Yes, it is possible for an unpaid intern to file a worker’s compensation claim in South Carolina. A South Carolina business employing four or more people is generally required by law to purchase workers’ comp coverage for employees. Quite often, however, an insurer might try to deny the claim of an injured intern who is technically not a paid employee.
When considering appeals of interns’ denied workers’ comp claims, South Carolina courts have ruled that an intern controlled by an employer (in terms of their daily schedule and job duties) is eligible to file a workers’ comp claim for an injury or illness sustained in the course of performing job duties. If such a claim is accepted by the employer’s insurance company, bills from healthcare providers can be sent directly to the employer or insurer.
Calculating an Intern’s Lost Wages
For a regular employee whose claim is successful, workers’ comp pays two-thirds of wages lost as a result of the work-related injury or illness. An unpaid intern, however, has no wages on which to base compensation, so the insurance company is likely to resist covering lost wages unless the work-related injury has led to the intern’s disability, disfigurement, or death.
In a recent case, the Court of Appeals instructed the South Carolina Workers’ Compensation Commission (SCWCC) to calculate an injured intern’s weekly wage by the formula applied to the cases of:
- Volunteer firefighters
- Volunteer rescue teams
- Volunteer law officers
- Work-study students in high schools/colleges
Their wages are calculated as a designated percentage of the average weekly wage in the state for the previous fiscal year.
Primary Beneficiary Test
In 2018, the Department of Labor (DOL) laid out a primary beneficiary test to determine whether an intern should be considered an employee under the Fair Labor Standards Act (FLSA). The seven factors upon which such a decision should be made are:
- Whether there is an express or implied promise of compensation for the intern
- Whether the intern receives on-the-job training/education
- Whether the duties of the intern are connected to a formal education course/result in academic credit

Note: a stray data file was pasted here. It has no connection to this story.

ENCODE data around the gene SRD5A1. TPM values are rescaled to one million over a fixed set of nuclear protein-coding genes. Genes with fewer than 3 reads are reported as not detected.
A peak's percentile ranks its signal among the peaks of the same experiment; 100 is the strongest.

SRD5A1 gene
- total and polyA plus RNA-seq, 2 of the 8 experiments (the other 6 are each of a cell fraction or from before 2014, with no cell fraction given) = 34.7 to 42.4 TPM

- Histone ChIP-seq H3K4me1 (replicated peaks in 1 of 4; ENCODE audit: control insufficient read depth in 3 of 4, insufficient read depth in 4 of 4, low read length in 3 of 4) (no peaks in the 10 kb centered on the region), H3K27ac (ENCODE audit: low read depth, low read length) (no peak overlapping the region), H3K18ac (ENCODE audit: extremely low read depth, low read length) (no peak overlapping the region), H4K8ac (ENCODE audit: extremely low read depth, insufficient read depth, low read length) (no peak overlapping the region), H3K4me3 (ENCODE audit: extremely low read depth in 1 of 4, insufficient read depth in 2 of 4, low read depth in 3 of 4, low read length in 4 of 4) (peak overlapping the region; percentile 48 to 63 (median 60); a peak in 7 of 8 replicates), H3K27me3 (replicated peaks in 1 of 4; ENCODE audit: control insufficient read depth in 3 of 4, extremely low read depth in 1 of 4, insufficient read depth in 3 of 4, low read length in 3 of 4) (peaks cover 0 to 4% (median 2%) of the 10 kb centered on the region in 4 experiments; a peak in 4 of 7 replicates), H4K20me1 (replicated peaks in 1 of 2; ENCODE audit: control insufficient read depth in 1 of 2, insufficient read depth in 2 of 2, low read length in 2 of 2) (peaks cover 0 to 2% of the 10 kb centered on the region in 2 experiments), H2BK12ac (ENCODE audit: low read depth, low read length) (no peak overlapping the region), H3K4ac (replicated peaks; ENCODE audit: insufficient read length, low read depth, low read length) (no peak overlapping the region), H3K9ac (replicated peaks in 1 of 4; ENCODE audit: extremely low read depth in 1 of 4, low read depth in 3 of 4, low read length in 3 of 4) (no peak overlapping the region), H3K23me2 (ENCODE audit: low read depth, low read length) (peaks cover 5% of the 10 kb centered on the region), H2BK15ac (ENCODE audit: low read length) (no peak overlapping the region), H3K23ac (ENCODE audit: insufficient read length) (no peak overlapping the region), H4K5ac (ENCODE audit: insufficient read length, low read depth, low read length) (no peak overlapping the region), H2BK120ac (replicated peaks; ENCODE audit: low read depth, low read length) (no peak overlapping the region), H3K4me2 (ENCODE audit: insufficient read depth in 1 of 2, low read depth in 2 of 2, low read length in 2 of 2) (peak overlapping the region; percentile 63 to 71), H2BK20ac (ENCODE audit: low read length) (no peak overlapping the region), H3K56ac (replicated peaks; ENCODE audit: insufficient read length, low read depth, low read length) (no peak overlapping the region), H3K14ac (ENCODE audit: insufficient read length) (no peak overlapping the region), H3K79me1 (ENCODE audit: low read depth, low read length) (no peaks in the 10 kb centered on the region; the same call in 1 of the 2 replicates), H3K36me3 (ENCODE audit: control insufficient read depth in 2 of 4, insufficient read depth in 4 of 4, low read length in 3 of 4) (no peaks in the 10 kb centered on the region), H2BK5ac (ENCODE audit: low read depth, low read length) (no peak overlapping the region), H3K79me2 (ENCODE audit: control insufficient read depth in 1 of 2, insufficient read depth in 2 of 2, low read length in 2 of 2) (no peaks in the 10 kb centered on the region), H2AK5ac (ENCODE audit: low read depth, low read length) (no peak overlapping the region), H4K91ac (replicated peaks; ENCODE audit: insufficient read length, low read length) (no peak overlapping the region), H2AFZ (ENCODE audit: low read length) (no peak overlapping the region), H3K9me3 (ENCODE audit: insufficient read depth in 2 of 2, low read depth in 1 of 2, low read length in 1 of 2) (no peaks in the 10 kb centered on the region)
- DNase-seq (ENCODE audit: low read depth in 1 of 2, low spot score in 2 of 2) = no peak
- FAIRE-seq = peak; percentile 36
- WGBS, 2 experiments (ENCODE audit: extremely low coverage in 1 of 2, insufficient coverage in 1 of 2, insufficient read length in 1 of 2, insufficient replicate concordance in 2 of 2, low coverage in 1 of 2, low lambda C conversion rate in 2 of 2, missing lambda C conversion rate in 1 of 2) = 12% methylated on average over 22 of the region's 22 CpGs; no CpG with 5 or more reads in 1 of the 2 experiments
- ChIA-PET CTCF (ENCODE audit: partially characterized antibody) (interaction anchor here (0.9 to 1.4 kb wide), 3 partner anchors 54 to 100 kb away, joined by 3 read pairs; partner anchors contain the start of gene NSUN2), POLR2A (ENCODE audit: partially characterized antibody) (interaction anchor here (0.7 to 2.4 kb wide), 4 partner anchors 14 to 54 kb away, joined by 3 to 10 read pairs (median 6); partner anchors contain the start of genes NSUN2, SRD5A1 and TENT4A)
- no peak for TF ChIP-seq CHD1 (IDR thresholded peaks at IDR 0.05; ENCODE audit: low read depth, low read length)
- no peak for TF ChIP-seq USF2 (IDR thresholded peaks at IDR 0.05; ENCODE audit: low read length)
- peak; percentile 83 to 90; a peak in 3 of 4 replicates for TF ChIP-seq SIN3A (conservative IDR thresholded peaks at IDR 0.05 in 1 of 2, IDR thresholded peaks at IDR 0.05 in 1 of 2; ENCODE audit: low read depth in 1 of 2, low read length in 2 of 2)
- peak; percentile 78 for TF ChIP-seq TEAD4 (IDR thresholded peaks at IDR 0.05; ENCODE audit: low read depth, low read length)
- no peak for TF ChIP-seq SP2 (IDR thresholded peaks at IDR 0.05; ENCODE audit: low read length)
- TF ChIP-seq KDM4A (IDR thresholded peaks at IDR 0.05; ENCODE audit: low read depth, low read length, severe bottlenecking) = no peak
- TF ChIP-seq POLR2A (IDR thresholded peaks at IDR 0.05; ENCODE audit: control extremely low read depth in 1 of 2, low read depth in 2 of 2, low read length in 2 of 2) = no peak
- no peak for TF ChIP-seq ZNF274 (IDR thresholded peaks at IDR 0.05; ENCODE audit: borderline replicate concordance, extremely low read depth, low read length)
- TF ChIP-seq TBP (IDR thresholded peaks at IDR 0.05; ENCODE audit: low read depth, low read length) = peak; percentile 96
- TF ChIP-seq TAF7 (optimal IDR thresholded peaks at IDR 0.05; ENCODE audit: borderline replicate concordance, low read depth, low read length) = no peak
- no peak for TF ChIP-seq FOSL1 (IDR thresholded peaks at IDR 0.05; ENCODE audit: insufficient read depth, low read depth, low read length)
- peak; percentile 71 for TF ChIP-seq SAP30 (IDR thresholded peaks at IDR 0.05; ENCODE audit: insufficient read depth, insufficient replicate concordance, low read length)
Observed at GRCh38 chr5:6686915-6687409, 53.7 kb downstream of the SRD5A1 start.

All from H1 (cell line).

- Whether the duration of the internship is determined by the intern’s academic calendar
- Whether the internship lasts only long enough for the intern to receive training/education
- Whether the intern’s duties displace or complement the duties of regular paid workers
- Whether the employer and intern anticipate that the intern will be hired as a regular employee at the end of the internship
The primary beneficiary test is not a binding law but rather a suggested means by which courts can determine from case to case whether an intern is an employee for the purposes of workers’ comp. The Fourth Circuit Court of Appeals and District Court for the District of South Carolina adopted an earlier version of this test to rule on disputed workers’ comp claims filed by interns, so it’s likely the same or a similar test will be used in future cases.
The Benefits Of A Workers' Compensation Lawyer
With so many different factors affecting an intern’s status as an employee/non-employee and the various means of calculating lost wages in an intern’s workers’ comp claim, the lawyers working for the employer’s insurance company can use complex logic and confusing strategies to dispute/deny your claim.
These attorneys know that the average person has nowhere near the level of expertise that they do and is no match for them when it comes to negotiation, especially if that person is recovering from work-related injuries and possibly in pain and/or on medication. They also know you’re unlikely to appeal the case to the SCWCC, Court of Appeals, or Supreme Court without legal representation. Having an experienced workers’ comp attorney on your side, however, levels the playing field. Your lawyer:
- Will have a thorough knowledge of workers’ comp law
- Will be an experienced negotiator who knows all the insurance company’s tactics
- Will appeal your case if necessary and fight for you in Appellate Court
- Will take your case on a contingency fee basis
Have You Been Injured On The Job?
If you've been hurt at your job you can speak with a workers' compensation lawyer. Please contact us online or call our Charleston, South Carolina office directly at 843.488.2359 to schedule your consultation. We are also able to meet clients at our Conway, Myrtle Beach, Murrells Inlet, Mt. Pleasant, North Myrtle Beach or North Charleston office locations.